[SIDE NOTE: I am not suggesting that a happening singles ministry or a hip student ministry are bad things. God uses them to transform people in Christ a lot. I am focusing here on motivation and purpose.]
We must not forget what Jesus and Paul both taught about our needs being met and our life being full. Consider these Scriptures:
38 “If you don’t go all the way with Me, through thick and thin, you don’t deserve Me. 39 If your first concern is to look after yourself, you’ll never find yourself. But if you forget about yourself and look to Me, you’ll find both yourself and Me. [Matthew 10:38-39, the Message]
11 “I’ve told you these things for a purpose: that My joy might be your joy, and your joy wholly mature. 12 This is My command: Love one another the way I loved you. 13 This is the very best way to love. Put your life on the line for your friends. [John 15:11-13, the Message]
12 So, chosen by God for this new life of love, dress in the wardrobe God picked out for you: compassion, kindness, humility, quiet strength, discipline. 13 Be even-tempered, content with second place, quick to forgive an offense. Forgive as quickly and completely as the Master forgave you. 14 And regardless of what else you put on, wear love. It’s your basic, all-purpose garment. Never be without it. 15 Let the peace of Christ keep you in tune with each other, in step with each other. None of this going off and doing your own thing. And cultivate thankfulness. 16 Let the Word of Christ-the Message-have the run of the house. Give it plenty of room in your lives. Instruct and direct one another using good common sense. And sing, sing your hearts out to God! 17 Let every detail in your lives-words, actions, whatever-be done in the name of the Master, Jesus, thanking God the Father every step of the way. [Colossians 3:12-17, the Message]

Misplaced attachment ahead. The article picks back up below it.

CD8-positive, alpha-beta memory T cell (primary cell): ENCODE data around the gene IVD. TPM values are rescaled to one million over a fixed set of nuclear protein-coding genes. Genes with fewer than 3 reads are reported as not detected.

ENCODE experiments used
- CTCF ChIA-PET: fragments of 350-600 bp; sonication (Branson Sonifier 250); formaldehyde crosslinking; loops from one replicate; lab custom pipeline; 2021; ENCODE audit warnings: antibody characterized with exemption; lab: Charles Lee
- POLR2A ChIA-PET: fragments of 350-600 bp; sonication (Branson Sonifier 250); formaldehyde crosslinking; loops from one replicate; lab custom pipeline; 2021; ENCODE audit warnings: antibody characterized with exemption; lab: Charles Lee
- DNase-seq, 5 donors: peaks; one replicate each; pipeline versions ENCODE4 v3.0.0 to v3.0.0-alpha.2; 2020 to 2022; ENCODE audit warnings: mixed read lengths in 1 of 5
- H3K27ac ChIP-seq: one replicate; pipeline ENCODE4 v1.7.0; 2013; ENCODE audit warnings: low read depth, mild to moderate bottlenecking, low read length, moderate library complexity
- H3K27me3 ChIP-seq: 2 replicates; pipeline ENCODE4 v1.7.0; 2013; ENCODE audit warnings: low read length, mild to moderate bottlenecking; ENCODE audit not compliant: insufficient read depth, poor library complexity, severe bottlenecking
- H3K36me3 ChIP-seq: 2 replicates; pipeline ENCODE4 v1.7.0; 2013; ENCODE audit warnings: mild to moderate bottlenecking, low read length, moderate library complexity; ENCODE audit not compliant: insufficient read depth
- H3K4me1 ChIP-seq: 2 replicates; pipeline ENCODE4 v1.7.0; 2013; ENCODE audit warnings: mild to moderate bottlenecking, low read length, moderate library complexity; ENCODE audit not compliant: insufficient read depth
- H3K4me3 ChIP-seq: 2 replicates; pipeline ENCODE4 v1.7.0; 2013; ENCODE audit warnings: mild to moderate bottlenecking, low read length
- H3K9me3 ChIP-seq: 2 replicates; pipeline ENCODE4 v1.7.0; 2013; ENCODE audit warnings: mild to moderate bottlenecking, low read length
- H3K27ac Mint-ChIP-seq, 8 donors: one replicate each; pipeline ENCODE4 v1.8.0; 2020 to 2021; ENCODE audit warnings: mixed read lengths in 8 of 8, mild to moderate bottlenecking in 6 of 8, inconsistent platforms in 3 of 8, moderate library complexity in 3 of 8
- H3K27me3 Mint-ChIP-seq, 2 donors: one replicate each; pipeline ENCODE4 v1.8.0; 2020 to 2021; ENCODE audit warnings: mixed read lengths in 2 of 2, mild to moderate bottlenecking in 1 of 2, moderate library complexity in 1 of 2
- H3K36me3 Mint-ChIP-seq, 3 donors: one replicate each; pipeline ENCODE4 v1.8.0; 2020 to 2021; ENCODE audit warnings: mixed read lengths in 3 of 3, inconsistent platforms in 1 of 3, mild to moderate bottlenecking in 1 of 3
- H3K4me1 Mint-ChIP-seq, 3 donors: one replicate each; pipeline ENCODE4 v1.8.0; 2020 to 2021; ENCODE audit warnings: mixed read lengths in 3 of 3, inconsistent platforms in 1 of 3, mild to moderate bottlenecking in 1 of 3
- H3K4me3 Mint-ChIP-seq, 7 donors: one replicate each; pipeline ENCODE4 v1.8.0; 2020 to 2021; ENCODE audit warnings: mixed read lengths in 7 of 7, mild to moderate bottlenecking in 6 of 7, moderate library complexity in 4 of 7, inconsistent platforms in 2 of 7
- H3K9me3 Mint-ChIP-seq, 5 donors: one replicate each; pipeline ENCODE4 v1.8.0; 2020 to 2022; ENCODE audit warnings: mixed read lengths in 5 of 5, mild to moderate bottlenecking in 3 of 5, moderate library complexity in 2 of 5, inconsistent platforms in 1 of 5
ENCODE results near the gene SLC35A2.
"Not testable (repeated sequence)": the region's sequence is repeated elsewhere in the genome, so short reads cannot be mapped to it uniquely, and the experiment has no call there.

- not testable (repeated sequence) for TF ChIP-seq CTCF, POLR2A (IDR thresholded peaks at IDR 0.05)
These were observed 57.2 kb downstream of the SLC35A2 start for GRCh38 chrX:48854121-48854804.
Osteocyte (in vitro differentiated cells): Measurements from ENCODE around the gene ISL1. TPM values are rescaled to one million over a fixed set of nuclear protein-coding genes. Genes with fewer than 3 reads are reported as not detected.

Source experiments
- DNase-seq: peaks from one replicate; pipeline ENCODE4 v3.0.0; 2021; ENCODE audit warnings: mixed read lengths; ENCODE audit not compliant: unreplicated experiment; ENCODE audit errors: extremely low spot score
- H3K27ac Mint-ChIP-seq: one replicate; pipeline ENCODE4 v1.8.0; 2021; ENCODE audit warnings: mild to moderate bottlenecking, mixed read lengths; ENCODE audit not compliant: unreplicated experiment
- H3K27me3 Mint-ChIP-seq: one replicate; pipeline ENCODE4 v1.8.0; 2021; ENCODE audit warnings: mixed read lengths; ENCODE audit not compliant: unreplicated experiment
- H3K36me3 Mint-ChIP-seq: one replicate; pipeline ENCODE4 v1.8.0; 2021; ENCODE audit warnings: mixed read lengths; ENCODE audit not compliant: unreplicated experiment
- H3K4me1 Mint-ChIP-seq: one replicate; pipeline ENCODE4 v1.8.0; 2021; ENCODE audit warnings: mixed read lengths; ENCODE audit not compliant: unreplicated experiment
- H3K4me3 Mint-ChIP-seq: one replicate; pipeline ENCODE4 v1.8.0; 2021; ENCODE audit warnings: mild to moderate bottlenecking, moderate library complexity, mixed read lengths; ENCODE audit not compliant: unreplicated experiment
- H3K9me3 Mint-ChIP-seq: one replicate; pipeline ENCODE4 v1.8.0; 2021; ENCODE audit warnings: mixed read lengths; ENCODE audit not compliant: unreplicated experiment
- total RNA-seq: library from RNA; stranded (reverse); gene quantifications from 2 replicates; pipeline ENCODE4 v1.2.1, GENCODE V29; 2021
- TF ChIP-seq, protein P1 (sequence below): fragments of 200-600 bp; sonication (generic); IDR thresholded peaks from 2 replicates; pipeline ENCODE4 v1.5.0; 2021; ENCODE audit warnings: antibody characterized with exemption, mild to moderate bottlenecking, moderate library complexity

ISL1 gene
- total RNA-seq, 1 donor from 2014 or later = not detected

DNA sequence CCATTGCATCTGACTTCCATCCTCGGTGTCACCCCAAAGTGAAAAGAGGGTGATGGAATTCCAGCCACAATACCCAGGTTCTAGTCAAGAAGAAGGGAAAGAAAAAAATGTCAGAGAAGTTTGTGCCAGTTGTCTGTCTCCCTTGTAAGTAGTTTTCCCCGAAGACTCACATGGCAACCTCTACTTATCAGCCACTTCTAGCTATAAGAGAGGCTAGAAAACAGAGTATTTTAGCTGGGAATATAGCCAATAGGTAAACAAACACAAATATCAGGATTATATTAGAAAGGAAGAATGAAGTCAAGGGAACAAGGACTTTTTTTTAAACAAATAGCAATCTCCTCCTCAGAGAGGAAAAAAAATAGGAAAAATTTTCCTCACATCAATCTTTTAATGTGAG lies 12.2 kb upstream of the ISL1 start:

It sounds counter-intuitive, but our personal needs are only truly met when live loved and give love. Our needs are only fulfilled when we trust that we have been loved first by a God who was willing to demonstrate that love through sacrifice, and we then live daily to give His love away into the lives of others. And not just through a service project. But through deep relationships in which “on earth as it is in heaven” is beginning to blossom, among both the “lost” and the “found,” via shared life together in the daily rhythms of our lives.
Relationships that do not just provide refuge and a false sense of security, though. Relationships that purposefully and intentionally push us toward disciple-making and mission engagement and selfless living because that is the mission around which those relationships have united and for which they ultimately exist.
We must move from “feed me” to “feed others.” And probably more appropriately, from “feed me” to “share what has been given to me with others” so that we can experience the love and life as Jesus intended. We will look at that 2nd person plural way of thinking in the next shift…